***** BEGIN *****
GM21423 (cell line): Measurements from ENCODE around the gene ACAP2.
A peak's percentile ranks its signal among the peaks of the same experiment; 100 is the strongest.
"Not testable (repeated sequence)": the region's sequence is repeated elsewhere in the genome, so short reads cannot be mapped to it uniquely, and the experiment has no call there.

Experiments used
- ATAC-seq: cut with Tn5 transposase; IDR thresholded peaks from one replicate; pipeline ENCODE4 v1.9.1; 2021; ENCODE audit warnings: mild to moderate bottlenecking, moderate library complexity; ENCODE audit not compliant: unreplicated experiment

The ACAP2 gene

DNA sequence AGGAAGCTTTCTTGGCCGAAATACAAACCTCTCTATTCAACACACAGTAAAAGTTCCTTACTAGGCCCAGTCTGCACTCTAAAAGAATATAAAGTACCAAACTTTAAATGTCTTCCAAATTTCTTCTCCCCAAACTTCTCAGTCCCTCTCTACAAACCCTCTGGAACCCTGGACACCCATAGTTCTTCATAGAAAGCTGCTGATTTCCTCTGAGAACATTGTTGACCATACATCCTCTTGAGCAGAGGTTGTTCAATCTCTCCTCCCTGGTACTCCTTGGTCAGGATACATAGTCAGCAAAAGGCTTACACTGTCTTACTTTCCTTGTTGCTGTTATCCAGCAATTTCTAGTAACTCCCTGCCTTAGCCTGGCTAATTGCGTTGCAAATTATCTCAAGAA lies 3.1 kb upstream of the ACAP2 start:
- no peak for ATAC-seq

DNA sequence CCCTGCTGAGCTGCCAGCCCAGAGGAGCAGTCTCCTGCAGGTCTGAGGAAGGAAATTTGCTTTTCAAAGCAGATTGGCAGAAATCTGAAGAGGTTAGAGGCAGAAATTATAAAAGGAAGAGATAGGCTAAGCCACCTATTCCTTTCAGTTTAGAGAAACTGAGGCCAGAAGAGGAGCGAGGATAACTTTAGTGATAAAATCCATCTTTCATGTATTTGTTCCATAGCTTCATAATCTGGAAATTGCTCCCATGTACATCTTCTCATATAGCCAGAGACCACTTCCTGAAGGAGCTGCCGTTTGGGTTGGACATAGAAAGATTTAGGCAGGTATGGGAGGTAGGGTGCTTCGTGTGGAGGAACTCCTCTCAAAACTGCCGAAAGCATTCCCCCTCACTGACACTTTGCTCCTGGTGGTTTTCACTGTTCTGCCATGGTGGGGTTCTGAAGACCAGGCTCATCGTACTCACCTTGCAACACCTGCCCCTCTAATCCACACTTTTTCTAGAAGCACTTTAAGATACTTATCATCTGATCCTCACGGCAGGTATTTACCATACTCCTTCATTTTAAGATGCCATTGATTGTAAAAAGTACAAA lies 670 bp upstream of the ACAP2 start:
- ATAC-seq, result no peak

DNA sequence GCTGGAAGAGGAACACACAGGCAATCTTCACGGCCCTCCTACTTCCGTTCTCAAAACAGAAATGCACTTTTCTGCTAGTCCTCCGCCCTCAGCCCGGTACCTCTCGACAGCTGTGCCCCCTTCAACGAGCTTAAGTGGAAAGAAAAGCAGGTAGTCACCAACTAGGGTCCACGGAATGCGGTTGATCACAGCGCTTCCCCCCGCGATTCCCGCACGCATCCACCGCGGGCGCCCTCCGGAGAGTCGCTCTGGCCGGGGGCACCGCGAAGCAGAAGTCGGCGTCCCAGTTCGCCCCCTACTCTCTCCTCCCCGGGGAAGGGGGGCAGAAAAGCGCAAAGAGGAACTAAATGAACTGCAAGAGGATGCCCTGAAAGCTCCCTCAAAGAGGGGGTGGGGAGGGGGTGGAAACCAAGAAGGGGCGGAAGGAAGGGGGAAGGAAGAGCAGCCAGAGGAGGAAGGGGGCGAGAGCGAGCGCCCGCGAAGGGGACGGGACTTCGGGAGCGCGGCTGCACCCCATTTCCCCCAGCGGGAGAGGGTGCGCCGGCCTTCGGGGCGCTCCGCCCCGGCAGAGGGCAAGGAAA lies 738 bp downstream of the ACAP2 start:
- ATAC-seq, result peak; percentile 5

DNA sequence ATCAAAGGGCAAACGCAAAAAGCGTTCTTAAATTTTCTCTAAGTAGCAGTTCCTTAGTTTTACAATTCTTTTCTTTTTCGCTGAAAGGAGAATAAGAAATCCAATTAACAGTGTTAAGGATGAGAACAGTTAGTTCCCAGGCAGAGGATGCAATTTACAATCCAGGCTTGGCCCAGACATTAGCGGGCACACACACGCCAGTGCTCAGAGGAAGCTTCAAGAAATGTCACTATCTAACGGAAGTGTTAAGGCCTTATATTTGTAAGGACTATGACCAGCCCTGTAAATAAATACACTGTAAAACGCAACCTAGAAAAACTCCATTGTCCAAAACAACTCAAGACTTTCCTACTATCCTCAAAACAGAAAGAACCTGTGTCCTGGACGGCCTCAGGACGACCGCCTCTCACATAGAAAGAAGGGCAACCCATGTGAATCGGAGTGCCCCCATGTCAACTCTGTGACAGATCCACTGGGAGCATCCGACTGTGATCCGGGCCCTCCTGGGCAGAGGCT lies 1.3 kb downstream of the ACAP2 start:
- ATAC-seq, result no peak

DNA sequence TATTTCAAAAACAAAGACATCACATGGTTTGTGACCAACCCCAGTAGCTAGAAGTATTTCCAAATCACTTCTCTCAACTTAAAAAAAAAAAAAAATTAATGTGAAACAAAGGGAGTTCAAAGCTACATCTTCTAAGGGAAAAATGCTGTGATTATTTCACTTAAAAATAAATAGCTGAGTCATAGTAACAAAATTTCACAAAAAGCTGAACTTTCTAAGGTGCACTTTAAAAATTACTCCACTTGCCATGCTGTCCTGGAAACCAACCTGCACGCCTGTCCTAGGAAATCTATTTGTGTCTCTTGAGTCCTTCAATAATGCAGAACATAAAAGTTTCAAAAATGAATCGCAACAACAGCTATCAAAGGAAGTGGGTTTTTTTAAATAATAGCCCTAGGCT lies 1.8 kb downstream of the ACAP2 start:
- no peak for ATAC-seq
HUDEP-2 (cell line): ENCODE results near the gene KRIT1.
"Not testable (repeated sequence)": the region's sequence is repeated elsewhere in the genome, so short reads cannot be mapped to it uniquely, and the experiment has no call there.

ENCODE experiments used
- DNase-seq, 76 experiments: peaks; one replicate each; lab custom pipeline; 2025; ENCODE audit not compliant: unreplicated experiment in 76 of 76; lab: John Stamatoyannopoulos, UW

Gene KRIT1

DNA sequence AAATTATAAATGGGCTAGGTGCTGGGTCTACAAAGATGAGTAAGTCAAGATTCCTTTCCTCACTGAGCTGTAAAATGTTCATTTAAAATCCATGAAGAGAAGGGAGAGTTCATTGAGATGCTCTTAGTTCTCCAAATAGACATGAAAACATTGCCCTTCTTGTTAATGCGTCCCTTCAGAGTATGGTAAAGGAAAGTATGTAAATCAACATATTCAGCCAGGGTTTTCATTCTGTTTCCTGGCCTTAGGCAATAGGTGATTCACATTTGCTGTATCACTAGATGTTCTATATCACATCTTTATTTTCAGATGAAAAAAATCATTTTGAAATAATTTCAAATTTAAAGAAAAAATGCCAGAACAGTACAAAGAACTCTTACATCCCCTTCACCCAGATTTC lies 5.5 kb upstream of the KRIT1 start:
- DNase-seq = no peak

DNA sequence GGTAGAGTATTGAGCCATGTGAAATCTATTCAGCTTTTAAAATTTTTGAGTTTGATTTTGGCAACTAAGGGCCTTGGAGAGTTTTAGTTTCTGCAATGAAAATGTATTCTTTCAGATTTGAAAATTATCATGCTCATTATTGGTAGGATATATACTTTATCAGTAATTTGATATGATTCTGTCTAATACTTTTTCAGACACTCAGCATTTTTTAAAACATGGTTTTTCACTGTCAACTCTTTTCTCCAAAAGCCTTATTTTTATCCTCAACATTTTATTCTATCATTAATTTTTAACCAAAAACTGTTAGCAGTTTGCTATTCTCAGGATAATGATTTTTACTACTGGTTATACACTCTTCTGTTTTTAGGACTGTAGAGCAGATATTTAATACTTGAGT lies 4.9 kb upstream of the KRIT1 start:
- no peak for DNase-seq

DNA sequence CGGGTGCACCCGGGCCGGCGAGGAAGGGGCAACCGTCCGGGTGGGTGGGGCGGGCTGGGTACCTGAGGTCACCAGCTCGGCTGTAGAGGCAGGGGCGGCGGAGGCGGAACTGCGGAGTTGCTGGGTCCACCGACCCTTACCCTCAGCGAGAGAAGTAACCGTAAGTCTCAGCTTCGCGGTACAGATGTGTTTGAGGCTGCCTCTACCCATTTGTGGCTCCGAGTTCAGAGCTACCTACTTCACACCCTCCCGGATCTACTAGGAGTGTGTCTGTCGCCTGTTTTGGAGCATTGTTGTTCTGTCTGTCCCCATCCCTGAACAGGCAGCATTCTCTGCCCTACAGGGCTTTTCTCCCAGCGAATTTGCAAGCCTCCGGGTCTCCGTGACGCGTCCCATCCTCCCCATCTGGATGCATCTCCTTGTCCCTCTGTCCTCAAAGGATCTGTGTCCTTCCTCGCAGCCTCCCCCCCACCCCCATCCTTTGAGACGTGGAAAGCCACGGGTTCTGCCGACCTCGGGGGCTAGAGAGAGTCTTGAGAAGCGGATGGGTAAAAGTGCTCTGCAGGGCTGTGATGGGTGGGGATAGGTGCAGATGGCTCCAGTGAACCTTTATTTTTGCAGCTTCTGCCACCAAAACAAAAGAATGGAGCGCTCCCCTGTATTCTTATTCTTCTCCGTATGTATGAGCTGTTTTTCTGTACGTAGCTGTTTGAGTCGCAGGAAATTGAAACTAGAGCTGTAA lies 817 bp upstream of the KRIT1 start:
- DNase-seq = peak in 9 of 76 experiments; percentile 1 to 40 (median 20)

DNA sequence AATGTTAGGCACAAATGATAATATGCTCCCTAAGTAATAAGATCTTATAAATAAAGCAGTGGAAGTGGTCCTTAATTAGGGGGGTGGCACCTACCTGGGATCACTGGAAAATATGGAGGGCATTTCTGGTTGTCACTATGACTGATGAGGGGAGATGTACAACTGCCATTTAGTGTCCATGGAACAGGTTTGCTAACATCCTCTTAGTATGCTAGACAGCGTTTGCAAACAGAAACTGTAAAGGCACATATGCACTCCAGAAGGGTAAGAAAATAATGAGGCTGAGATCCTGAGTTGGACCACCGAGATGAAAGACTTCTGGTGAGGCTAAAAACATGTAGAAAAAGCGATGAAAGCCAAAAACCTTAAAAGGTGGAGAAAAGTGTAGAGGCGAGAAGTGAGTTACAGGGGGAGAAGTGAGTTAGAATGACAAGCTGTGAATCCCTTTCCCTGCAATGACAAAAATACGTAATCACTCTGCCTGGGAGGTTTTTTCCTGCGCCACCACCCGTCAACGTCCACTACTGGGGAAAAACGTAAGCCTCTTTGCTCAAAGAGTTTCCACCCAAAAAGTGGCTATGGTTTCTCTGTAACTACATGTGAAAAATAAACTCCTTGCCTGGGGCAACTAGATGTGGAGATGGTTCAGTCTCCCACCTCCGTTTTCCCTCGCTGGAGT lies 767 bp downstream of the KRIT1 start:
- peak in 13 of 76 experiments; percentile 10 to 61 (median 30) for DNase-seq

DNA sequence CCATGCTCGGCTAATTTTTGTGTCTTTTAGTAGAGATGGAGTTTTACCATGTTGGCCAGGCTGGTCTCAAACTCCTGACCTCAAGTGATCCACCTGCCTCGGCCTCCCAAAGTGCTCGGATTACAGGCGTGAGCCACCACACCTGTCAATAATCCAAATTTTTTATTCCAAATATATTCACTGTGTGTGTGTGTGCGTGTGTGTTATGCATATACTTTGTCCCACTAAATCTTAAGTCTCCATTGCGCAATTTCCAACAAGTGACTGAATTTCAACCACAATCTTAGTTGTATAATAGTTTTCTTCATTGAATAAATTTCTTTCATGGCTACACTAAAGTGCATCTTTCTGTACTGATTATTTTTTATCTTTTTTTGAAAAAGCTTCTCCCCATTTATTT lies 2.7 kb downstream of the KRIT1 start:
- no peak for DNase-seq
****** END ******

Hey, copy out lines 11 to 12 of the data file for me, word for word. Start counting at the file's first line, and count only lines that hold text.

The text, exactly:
DNA sequence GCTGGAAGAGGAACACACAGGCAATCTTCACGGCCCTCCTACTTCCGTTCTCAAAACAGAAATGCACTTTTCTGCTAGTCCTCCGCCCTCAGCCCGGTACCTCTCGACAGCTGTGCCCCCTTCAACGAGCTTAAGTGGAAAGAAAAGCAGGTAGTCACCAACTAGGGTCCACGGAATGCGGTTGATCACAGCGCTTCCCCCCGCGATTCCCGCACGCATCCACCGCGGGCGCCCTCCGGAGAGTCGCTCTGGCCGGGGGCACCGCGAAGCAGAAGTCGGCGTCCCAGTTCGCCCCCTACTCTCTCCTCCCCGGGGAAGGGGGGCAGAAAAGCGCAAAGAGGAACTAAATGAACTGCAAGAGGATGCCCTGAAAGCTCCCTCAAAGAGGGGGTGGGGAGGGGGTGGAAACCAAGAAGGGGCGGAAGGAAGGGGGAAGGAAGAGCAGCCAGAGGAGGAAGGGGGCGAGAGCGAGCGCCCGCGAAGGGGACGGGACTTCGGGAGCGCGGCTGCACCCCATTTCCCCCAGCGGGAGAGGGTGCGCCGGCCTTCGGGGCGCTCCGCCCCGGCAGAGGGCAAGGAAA lies 738 bp downstream of the ACAP2 start:
- ATAC-seq, result peak; percentile 5